Last week I talked about the puzzling phenomenon of people attempting to resurrect dead cars, no matter how recently they were interred. I think I made a pretty open-and-shut case on the matter—but the alert reader will no doubt have noticed that I cherrypicked my examples. I showed you sports cars, exotic cars, and high-end specialty vehicles. Just as importantly, I focused on first-world marketplaces like the United States and the United Kingdom (and in the case of the Kia Elan, South Korea).
In other words, I cheated. In truth, it is perfectly possible to make money selling new versions of old cars. It happens all the time, and it’s been happening for decades. The trick is to match the product to the market. It also helps to be the car’s original manufacturer, or a close corporate cousin thereof.
Volkswagen is famous for giving its platforms a second act, usually by selling them in countries where the government has enacted fairly onerous requirements for local production and/or partnership with regional business. The most famous example is the Mexico-produced Type 1 Beetle. VW set up Beetle production in Mexico in 1967, at a time when the car was already going out of favor in Germany. In the 36 years that followed, the Mexico-market Beetle tailed the innovations of modern automotive science at a respectful distance, adding a catalytic converter in 1991 and fuel injection in 1993.
Unfortunately for the Beetle, the explosion of Mexican manufacturing after NAFTA gave customers there a wide variety of more modern options. Beetle production concluded in 2004 on a final wave of nostalgic reissues (shown at the top of this page) that traded the poverty-spec trim of 1990s models for appointments closely reminiscent of the fully-equipped American-market cars of the late '60s.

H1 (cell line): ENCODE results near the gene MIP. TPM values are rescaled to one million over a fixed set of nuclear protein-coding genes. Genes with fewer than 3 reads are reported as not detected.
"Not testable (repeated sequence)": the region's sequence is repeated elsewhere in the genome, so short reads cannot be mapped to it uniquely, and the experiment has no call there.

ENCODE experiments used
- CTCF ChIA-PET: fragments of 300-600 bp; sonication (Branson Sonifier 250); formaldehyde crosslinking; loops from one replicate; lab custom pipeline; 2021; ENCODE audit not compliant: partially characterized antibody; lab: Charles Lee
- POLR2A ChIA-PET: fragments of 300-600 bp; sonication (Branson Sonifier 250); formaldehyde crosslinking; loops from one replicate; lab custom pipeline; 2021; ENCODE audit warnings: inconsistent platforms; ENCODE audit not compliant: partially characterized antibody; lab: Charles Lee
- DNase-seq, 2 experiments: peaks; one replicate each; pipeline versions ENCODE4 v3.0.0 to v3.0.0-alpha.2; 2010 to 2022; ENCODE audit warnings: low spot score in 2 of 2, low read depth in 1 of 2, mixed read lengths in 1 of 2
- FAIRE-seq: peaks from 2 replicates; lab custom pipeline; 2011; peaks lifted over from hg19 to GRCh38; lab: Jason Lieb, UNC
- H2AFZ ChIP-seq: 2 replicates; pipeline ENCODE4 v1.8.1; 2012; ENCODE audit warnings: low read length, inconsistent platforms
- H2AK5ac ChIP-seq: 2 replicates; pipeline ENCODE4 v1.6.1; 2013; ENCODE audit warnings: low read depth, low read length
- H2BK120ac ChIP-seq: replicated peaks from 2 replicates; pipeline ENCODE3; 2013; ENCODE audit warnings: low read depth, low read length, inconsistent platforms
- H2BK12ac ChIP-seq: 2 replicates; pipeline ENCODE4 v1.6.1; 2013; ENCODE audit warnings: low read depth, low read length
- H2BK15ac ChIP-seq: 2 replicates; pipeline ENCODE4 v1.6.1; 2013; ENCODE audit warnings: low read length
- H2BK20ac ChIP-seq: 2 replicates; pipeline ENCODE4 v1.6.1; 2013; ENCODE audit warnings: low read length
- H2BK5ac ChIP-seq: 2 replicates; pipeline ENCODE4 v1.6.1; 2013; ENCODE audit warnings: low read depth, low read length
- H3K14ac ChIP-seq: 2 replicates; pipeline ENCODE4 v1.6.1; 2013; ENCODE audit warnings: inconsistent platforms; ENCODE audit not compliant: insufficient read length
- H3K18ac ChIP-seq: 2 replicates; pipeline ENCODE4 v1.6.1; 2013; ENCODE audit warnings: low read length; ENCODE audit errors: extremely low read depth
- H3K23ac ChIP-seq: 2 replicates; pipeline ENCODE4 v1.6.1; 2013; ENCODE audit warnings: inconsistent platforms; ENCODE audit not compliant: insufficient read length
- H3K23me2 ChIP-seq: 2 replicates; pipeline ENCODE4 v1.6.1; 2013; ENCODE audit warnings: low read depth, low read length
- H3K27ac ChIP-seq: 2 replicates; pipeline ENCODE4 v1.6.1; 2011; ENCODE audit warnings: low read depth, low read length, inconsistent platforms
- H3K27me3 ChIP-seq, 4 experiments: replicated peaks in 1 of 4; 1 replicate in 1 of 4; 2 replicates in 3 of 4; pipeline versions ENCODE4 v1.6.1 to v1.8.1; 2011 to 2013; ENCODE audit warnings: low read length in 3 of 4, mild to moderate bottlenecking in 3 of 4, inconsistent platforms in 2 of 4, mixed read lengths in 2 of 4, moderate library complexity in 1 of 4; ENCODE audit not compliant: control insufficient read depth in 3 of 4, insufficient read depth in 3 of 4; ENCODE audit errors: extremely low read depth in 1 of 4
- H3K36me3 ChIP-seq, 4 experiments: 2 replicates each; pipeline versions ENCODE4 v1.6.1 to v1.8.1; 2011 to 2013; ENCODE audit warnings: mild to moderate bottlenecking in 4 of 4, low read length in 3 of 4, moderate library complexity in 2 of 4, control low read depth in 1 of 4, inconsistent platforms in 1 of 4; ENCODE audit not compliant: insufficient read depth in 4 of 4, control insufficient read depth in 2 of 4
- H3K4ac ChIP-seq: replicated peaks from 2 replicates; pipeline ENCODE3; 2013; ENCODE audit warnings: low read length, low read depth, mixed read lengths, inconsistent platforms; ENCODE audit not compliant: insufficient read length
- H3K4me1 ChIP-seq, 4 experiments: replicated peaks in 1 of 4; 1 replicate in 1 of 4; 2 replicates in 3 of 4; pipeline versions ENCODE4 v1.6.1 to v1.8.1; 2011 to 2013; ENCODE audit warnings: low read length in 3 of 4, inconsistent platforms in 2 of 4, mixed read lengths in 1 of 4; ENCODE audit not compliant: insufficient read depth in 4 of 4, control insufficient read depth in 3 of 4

Our Canadian readers probably remember the VW “City Golf” and “City Jetta” of 2008; they were Mexican-built versions of the fourth-generation Golf and Jetta from 1997, resurrected for low-cost consumption a few borders north. They didn’t hang around too long in Canada, but they remained in Mexican production through the 2015 model year, having managed to outlive their fifth- and sixth-generation successors by a few years.
If building a 1997 Jetta in 2015 seems outrageous, we should place it in context: VW’s South African operation built and sold a version of the first-generation Golf from 1984 all the way until 2009, using production equipment originally installed in VW's Westmoreland, Pennsylvania plant in 1978 when the model was brand-new.
There's more. The 1982 Passat (Quantum to us here in the United States) was produced in China from 1983 until 2012; during that run, the share of parts made in China grew from just six percent to more than 90. It received no fewer than three facelifts along the way to keep it in vague visual harmony with the rest of the Volkswagen line. At one point, you could walk into a VW dealer and buy a 1980s-style "Santana," a 2005-redesign “Santana Vista,” or the contemporary Passat. By and large, Chinese buyers preferred the older cars to the new one. Meanwhile, the same car was being built in Brazil and Mexico wearing completely different fascias.